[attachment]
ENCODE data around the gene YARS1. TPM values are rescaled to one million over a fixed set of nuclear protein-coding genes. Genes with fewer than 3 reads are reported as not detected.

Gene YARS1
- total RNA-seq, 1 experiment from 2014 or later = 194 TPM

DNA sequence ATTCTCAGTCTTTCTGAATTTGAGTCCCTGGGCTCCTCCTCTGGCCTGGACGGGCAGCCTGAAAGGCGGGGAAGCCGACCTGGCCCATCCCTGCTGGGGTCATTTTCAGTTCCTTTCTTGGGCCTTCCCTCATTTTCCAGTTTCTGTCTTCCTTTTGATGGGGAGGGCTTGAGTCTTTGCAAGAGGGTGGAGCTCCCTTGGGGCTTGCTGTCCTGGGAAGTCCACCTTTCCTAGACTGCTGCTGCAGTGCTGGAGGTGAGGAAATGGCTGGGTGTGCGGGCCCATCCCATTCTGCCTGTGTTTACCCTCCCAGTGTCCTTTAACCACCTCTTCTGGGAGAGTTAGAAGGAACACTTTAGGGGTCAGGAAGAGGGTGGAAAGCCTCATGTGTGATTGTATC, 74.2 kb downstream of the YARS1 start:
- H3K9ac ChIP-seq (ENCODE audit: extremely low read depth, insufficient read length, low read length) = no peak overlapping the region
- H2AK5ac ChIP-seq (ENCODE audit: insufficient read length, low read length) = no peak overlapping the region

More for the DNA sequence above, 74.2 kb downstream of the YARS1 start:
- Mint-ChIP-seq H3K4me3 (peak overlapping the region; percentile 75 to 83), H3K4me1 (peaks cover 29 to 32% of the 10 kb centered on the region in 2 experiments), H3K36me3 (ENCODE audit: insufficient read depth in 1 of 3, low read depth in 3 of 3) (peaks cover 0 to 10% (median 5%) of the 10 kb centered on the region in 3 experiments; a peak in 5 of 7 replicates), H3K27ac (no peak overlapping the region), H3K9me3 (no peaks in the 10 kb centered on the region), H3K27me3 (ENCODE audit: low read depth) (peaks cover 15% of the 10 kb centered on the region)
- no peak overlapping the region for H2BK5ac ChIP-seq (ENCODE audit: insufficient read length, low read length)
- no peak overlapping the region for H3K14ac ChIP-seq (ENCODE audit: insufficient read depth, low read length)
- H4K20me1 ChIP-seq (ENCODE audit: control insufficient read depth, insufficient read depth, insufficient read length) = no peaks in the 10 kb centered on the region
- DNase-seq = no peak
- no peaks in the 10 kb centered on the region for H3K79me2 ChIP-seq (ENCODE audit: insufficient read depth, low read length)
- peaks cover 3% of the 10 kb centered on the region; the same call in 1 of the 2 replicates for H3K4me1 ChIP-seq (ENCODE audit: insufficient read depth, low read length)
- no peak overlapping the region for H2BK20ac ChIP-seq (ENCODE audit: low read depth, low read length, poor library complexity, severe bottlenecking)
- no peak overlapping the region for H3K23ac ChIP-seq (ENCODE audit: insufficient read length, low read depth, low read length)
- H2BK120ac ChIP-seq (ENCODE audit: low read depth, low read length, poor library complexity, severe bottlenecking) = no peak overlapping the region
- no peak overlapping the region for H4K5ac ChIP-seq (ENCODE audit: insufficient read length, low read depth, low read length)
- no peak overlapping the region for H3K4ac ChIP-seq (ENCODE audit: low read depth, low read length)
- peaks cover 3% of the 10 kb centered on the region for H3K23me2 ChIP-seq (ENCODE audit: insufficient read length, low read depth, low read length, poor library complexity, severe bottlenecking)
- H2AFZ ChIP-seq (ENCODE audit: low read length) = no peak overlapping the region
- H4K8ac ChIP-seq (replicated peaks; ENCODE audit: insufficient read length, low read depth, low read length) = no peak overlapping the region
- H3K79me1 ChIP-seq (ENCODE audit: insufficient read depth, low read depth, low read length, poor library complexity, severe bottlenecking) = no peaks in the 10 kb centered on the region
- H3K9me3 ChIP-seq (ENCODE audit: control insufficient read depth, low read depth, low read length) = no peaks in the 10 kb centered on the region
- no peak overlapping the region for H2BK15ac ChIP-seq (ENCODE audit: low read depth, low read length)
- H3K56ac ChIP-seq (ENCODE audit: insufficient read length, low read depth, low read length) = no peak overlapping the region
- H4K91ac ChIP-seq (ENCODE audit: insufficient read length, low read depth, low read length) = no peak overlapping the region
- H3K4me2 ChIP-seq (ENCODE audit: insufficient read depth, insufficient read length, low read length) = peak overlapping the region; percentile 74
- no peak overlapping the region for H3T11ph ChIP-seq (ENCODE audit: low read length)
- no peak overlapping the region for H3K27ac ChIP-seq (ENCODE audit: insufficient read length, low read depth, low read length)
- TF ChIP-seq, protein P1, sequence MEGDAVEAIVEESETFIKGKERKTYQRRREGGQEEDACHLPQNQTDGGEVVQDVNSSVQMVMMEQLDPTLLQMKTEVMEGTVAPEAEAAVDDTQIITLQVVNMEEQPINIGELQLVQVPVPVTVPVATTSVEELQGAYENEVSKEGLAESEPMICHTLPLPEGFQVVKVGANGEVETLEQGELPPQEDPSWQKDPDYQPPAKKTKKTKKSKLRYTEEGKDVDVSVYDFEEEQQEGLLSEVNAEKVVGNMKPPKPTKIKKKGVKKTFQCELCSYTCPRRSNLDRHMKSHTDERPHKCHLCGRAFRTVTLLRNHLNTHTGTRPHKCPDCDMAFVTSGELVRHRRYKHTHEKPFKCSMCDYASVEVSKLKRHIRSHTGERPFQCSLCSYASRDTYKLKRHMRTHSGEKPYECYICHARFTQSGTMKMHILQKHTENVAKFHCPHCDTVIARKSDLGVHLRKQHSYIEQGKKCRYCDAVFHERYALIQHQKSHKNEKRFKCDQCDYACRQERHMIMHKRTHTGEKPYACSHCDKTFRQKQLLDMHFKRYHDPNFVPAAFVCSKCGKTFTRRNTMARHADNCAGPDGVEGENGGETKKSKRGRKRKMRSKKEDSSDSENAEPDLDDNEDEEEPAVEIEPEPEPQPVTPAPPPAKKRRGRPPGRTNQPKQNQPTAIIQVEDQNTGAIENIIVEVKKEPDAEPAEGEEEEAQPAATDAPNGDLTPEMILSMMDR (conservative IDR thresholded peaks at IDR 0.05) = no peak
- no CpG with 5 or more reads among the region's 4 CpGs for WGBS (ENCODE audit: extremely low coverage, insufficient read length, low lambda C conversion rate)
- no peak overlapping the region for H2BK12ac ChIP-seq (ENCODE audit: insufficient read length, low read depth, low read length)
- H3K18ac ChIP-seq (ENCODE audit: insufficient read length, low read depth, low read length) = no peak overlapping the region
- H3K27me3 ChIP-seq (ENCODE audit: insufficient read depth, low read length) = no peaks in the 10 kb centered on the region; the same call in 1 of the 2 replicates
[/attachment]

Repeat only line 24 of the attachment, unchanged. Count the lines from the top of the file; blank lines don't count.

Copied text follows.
- H3K9me3 ChIP-seq (ENCODE audit: control insufficient read depth, low read depth, low read length) = no peaks in the 10 kb centered on the region